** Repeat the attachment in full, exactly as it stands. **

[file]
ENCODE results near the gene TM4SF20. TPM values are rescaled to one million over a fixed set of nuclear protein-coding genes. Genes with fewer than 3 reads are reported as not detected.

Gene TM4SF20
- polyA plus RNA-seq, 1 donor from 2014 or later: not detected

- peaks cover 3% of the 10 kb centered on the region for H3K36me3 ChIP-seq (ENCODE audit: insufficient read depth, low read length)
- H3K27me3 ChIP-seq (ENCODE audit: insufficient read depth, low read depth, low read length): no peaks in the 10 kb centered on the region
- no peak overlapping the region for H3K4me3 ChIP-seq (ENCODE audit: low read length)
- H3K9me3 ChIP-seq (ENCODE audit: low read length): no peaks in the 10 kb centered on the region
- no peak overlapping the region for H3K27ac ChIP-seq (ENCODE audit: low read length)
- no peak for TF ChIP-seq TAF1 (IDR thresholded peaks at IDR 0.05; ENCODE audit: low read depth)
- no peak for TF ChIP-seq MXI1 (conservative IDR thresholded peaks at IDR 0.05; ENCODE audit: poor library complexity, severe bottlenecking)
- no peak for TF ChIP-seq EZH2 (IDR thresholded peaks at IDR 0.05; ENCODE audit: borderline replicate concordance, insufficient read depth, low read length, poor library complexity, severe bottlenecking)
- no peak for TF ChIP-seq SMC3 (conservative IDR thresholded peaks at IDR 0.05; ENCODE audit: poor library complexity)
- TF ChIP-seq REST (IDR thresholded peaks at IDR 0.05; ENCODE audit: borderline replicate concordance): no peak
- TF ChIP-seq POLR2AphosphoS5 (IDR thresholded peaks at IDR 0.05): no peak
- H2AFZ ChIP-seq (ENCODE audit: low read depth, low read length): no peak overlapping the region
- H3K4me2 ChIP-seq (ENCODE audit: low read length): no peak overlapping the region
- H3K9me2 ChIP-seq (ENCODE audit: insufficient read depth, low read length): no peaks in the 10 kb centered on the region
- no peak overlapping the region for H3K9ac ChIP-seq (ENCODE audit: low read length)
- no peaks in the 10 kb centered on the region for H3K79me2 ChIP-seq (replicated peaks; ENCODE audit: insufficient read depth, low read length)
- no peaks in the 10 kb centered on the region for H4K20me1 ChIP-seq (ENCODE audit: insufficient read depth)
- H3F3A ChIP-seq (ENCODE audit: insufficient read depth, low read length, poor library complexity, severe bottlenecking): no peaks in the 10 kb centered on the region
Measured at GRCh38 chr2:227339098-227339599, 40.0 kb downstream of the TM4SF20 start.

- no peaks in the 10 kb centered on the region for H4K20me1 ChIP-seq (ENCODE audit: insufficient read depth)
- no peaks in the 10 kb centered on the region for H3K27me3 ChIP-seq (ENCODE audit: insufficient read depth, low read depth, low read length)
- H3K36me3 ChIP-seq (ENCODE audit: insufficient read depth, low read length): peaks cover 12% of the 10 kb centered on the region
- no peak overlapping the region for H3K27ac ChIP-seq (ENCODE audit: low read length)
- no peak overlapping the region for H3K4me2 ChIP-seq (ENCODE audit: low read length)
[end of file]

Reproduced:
ENCODE results near the gene TM4SF20. TPM values are rescaled to one million over a fixed set of nuclear protein-coding genes. Genes with fewer than 3 reads are reported as not detected.

Gene TM4SF20
- polyA plus RNA-seq, 1 donor from 2014 or later: not detected

- peaks cover 3% of the 10 kb centered on the region for H3K36me3 ChIP-seq (ENCODE audit: insufficient read depth, low read length)
- H3K27me3 ChIP-seq (ENCODE audit: insufficient read depth, low read depth, low read length): no peaks in the 10 kb centered on the region
- no peak overlapping the region for H3K4me3 ChIP-seq (ENCODE audit: low read length)
- H3K9me3 ChIP-seq (ENCODE audit: low read length): no peaks in the 10 kb centered on the region
- no peak overlapping the region for H3K27ac ChIP-seq (ENCODE audit: low read length)
- no peak for TF ChIP-seq TAF1 (IDR thresholded peaks at IDR 0.05; ENCODE audit: low read depth)
- no peak for TF ChIP-seq MXI1 (conservative IDR thresholded peaks at IDR 0.05; ENCODE audit: poor library complexity, severe bottlenecking)
- no peak for TF ChIP-seq EZH2 (IDR thresholded peaks at IDR 0.05; ENCODE audit: borderline replicate concordance, insufficient read depth, low read length, poor library complexity, severe bottlenecking)
- no peak for TF ChIP-seq SMC3 (conservative IDR thresholded peaks at IDR 0.05; ENCODE audit: poor library complexity)
- TF ChIP-seq REST (IDR thresholded peaks at IDR 0.05; ENCODE audit: borderline replicate concordance): no peak
- TF ChIP-seq POLR2AphosphoS5 (IDR thresholded peaks at IDR 0.05): no peak
- H2AFZ ChIP-seq (ENCODE audit: low read depth, low read length): no peak overlapping the region
- H3K4me2 ChIP-seq (ENCODE audit: low read length): no peak overlapping the region
- H3K9me2 ChIP-seq (ENCODE audit: insufficient read depth, low read length): no peaks in the 10 kb centered on the region
- no peak overlapping the region for H3K9ac ChIP-seq (ENCODE audit: low read length)
- no peaks in the 10 kb centered on the region for H3K79me2 ChIP-seq (replicated peaks; ENCODE audit: insufficient read depth, low read length)
- no peaks in the 10 kb centered on the region for H4K20me1 ChIP-seq (ENCODE audit: insufficient read depth)
- H3F3A ChIP-seq (ENCODE audit: insufficient read depth, low read length, poor library complexity, severe bottlenecking): no peaks in the 10 kb centered on the region
Measured at GRCh38 chr2:227339098-227339599, 40.0 kb downstream of the TM4SF20 start.

- no peaks in the 10 kb centered on the region for H4K20me1 ChIP-seq (ENCODE audit: insufficient read depth)
- no peaks in the 10 kb centered on the region for H3K27me3 ChIP-seq (ENCODE audit: insufficient read depth, low read depth, low read length)
- H3K36me3 ChIP-seq (ENCODE audit: insufficient read depth, low read length): peaks cover 12% of the 10 kb centered on the region
- no peak overlapping the region for H3K27ac ChIP-seq (ENCODE audit: low read length)
- no peak overlapping the region for H3K4me2 ChIP-seq (ENCODE audit: low read length)